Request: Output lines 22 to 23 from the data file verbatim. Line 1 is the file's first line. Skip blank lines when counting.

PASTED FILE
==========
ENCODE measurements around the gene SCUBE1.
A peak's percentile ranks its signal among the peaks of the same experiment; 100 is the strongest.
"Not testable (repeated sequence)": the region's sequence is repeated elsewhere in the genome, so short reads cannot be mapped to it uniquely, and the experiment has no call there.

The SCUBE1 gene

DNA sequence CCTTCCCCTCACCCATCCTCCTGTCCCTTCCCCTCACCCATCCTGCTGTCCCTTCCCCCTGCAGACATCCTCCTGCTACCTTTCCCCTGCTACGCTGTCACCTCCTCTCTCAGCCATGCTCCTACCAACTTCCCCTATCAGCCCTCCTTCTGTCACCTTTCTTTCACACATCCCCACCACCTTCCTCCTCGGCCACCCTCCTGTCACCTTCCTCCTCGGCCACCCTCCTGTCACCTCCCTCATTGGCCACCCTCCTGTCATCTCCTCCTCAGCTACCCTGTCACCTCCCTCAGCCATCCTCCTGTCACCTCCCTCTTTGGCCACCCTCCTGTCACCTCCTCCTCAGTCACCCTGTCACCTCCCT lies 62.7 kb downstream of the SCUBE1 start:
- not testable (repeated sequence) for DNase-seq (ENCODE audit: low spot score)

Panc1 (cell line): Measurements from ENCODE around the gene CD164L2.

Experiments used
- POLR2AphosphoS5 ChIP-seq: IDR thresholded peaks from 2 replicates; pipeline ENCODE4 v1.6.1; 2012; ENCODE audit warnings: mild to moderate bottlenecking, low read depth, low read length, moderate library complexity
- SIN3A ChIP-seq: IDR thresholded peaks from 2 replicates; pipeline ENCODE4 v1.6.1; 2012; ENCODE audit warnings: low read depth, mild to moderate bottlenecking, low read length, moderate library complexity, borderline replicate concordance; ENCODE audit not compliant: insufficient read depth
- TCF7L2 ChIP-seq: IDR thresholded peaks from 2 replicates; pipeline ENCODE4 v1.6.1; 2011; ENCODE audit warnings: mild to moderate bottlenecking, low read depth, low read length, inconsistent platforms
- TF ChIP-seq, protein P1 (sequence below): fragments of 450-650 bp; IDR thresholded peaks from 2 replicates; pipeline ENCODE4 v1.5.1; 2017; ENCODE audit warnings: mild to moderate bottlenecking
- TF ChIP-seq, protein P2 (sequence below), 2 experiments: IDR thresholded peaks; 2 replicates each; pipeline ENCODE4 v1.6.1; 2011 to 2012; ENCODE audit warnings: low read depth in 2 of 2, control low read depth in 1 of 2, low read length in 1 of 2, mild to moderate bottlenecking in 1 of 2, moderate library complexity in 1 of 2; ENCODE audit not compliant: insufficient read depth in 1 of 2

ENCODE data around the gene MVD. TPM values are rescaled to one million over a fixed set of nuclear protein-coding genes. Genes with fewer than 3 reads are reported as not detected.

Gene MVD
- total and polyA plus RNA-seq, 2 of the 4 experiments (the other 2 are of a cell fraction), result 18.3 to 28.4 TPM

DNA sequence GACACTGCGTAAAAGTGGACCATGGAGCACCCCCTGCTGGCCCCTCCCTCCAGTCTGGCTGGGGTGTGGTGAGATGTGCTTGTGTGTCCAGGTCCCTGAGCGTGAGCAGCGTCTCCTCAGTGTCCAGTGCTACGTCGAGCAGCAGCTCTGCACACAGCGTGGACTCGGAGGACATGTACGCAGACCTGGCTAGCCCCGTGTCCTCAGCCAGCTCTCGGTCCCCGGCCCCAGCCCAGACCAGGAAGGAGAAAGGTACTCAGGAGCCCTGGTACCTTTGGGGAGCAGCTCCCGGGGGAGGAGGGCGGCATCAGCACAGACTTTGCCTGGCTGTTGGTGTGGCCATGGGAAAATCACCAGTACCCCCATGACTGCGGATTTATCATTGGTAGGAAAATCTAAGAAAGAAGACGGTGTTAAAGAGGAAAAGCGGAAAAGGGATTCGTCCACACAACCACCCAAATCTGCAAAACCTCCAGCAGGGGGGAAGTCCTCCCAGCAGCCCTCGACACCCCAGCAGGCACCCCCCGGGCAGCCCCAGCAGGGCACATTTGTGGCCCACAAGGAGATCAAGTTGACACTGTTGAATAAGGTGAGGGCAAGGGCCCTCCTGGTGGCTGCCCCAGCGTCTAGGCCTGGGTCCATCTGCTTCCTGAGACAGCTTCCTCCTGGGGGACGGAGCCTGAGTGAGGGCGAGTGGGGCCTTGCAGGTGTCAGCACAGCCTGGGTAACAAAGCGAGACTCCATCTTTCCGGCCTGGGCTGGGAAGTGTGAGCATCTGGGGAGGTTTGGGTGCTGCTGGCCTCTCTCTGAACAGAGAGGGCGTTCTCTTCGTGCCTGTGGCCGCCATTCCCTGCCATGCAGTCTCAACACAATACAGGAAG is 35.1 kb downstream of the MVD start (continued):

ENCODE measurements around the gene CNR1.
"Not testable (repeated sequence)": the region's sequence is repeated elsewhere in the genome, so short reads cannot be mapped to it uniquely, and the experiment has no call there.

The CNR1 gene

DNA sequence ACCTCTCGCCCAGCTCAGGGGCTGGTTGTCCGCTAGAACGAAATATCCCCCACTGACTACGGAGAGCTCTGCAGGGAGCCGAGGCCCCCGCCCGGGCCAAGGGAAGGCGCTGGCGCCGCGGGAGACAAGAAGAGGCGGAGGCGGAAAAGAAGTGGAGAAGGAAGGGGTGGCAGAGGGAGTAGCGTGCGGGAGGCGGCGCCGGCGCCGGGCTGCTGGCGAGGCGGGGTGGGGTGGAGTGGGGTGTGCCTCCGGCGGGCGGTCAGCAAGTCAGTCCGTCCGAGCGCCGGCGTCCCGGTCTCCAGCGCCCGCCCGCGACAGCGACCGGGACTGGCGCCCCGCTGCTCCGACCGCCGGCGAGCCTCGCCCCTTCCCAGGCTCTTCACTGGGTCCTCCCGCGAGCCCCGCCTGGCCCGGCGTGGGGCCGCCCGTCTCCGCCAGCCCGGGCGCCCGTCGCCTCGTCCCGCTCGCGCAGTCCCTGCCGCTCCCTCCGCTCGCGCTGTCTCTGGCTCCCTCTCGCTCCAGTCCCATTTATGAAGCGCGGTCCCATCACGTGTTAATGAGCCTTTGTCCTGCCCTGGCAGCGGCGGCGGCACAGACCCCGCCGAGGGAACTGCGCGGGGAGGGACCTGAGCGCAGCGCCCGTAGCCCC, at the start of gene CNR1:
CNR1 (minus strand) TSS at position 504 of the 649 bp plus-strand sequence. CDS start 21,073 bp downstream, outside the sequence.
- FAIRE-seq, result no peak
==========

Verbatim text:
CNR1 (minus strand) TSS at position 504 of the 649 bp plus-strand sequence. CDS start 21,073 bp downstream, outside the sequence.
- FAIRE-seq, result no peak